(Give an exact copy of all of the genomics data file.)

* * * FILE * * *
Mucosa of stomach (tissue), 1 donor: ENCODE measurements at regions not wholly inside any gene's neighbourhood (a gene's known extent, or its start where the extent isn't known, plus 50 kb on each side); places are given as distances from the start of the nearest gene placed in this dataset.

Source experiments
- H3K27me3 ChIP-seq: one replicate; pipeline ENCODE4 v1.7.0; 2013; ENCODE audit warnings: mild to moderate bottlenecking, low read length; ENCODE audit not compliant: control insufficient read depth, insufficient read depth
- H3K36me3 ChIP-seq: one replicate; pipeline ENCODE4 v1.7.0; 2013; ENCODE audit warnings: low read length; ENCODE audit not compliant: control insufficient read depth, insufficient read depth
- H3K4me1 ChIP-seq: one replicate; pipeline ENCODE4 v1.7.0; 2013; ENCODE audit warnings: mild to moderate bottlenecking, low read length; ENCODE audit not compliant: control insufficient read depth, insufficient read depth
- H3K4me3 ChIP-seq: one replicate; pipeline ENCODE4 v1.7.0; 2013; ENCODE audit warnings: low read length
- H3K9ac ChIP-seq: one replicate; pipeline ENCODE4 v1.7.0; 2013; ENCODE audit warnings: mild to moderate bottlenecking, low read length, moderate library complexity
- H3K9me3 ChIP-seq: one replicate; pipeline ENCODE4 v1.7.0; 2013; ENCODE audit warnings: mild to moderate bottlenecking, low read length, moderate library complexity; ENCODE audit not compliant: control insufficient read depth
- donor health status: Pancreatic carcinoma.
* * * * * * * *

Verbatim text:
Mucosa of stomach (tissue), 1 donor: ENCODE measurements at regions not wholly inside any gene's neighbourhood (a gene's known extent, or its start where the extent isn't known, plus 50 kb on each side); places are given as distances from the start of the nearest gene placed in this dataset.

Source experiments
- H3K27me3 ChIP-seq: one replicate; pipeline ENCODE4 v1.7.0; 2013; ENCODE audit warnings: mild to moderate bottlenecking, low read length; ENCODE audit not compliant: control insufficient read depth, insufficient read depth
- H3K36me3 ChIP-seq: one replicate; pipeline ENCODE4 v1.7.0; 2013; ENCODE audit warnings: low read length; ENCODE audit not compliant: control insufficient read depth, insufficient read depth
- H3K4me1 ChIP-seq: one replicate; pipeline ENCODE4 v1.7.0; 2013; ENCODE audit warnings: mild to moderate bottlenecking, low read length; ENCODE audit not compliant: control insufficient read depth, insufficient read depth
- H3K4me3 ChIP-seq: one replicate; pipeline ENCODE4 v1.7.0; 2013; ENCODE audit warnings: low read length
- H3K9ac ChIP-seq: one replicate; pipeline ENCODE4 v1.7.0; 2013; ENCODE audit warnings: mild to moderate bottlenecking, low read length, moderate library complexity
- H3K9me3 ChIP-seq: one replicate; pipeline ENCODE4 v1.7.0; 2013; ENCODE audit warnings: mild to moderate bottlenecking, low read length, moderate library complexity; ENCODE audit not compliant: control insufficient read depth
- donor health status: Pancreatic carcinoma.